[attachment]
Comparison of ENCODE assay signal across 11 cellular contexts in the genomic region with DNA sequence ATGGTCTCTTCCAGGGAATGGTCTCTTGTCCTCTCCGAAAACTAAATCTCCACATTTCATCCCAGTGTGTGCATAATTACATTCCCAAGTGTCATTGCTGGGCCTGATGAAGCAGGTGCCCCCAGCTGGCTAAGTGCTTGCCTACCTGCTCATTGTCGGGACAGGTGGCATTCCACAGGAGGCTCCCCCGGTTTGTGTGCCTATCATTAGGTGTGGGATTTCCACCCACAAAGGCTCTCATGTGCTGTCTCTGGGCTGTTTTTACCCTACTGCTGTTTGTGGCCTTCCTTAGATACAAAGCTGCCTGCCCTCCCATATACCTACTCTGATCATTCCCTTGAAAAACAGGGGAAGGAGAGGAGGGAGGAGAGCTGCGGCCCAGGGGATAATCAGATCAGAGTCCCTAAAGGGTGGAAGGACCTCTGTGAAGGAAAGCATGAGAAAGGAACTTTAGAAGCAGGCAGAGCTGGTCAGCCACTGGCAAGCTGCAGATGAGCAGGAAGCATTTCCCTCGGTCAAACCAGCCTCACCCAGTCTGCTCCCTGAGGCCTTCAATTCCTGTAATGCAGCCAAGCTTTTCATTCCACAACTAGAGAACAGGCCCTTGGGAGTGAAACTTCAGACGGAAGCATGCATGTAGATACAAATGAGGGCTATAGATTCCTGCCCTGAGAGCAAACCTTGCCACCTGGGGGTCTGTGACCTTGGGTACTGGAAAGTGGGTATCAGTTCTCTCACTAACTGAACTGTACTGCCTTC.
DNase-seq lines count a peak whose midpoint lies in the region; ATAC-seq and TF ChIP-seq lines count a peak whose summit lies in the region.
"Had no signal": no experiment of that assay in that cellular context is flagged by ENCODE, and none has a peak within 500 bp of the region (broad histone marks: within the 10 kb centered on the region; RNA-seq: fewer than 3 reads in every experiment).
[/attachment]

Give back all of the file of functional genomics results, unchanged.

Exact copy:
Comparison of ENCODE assay signal across 11 cellular contexts in the genomic region with DNA sequence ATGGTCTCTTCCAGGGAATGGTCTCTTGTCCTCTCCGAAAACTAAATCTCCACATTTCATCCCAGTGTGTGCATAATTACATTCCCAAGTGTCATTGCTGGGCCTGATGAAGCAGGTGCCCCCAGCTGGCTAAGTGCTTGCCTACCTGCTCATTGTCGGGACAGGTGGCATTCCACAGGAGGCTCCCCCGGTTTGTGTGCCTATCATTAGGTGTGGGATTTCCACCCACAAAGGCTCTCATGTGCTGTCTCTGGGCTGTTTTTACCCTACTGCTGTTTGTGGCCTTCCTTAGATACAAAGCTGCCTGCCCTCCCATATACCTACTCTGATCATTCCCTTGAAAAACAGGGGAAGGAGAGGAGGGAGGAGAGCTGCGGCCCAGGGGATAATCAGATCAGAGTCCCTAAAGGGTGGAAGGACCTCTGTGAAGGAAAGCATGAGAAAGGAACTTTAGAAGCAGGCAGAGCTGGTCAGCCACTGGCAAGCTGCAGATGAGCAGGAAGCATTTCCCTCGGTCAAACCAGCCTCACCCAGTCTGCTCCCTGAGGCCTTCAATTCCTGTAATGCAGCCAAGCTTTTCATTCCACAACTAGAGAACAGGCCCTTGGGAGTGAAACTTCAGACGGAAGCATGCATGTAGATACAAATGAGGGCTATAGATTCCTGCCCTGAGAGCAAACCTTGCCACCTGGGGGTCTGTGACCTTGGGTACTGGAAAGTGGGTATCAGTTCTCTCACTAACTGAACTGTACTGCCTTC.
DNase-seq lines count a peak whose midpoint lies in the region; ATAC-seq and TF ChIP-seq lines count a peak whose summit lies in the region.
"Had no signal": no experiment of that assay in that cellular context is flagged by ENCODE, and none has a peak within 500 bp of the region (broad histone marks: within the 10 kb centered on the region; RNA-seq: fewer than 3 reads in every experiment).